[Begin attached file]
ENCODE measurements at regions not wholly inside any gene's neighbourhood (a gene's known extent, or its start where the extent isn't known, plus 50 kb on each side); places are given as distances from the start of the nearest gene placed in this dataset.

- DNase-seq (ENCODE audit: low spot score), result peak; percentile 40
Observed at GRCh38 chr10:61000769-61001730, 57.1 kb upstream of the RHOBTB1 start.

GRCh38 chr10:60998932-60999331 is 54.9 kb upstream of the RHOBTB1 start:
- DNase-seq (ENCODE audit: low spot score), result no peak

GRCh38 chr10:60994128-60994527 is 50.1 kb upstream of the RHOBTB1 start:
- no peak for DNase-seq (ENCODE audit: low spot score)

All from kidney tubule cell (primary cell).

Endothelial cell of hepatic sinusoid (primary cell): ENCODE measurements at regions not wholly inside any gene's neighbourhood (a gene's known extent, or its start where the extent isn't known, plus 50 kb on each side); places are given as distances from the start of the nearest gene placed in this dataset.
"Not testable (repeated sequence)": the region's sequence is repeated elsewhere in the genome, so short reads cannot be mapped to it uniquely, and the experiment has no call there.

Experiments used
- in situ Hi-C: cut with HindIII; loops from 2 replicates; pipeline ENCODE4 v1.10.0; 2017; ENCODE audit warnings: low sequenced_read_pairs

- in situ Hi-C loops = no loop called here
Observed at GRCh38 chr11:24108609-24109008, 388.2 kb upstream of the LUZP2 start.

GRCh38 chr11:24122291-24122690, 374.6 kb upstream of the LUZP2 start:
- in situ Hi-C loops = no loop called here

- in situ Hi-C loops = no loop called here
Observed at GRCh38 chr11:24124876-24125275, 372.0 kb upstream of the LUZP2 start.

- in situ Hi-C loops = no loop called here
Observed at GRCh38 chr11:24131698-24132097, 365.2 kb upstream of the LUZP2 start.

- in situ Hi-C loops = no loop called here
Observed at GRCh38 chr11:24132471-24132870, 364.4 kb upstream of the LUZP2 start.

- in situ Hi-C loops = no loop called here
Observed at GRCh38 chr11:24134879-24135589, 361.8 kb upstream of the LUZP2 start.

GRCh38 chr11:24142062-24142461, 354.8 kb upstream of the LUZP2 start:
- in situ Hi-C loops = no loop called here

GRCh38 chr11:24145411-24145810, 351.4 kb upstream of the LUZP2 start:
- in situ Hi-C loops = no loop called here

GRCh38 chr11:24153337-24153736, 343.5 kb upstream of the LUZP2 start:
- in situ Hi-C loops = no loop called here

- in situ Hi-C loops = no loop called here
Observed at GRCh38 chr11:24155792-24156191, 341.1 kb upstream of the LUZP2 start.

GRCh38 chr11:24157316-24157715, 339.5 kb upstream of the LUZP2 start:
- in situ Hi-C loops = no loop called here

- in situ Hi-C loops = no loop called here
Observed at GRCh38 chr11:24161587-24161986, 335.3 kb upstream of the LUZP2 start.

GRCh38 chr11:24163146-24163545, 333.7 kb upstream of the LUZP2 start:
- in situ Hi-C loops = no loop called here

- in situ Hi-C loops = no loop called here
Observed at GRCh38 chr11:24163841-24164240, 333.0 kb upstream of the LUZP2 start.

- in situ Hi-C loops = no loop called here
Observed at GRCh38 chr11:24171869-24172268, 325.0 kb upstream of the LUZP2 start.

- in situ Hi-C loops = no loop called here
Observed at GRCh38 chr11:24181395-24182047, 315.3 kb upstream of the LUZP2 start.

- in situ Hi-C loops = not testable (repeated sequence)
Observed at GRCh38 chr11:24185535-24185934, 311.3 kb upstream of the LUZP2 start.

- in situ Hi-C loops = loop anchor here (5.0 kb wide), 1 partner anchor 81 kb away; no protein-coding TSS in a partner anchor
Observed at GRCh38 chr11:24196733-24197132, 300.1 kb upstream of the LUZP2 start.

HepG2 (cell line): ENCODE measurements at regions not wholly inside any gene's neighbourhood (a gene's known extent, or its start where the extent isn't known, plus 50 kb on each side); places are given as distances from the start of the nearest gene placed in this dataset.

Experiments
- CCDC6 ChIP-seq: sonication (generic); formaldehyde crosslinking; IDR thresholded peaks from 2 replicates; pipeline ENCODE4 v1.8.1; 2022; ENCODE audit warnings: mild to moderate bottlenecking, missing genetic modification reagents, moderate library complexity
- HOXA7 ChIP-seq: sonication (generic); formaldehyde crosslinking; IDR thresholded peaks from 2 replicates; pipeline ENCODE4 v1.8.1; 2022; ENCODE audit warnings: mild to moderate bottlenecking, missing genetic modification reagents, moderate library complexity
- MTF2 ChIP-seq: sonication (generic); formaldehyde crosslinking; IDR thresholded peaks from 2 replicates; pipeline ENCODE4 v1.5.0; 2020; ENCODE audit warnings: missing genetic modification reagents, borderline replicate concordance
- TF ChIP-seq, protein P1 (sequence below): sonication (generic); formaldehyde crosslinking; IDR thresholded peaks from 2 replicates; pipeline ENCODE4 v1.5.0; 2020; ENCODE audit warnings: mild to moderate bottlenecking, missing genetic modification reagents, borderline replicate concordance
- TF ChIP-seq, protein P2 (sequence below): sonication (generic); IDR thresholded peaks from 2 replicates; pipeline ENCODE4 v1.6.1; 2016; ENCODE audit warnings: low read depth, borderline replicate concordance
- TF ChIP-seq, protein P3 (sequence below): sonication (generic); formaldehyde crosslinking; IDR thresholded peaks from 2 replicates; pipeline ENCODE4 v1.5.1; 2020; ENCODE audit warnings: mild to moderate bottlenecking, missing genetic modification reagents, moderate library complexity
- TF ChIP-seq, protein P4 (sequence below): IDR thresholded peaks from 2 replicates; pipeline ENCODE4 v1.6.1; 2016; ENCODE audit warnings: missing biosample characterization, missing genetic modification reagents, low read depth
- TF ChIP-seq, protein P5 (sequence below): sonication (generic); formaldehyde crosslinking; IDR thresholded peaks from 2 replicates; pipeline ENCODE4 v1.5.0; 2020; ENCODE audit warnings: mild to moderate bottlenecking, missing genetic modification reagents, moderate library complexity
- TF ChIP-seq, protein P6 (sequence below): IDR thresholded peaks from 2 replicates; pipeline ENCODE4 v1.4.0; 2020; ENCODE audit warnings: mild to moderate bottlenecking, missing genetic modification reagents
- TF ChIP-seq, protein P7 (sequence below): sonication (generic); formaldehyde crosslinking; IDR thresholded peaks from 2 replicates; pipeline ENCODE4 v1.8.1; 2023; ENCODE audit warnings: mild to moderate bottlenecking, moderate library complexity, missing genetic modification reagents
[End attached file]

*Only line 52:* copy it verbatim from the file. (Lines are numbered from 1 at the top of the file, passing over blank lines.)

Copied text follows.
- HOXA7 ChIP-seq: sonication (generic); formaldehyde crosslinking; IDR thresholded peaks from 2 replicates; pipeline ENCODE4 v1.8.1; 2022; ENCODE audit warnings: mild to moderate bottlenecking, missing genetic modification reagents, moderate library complexity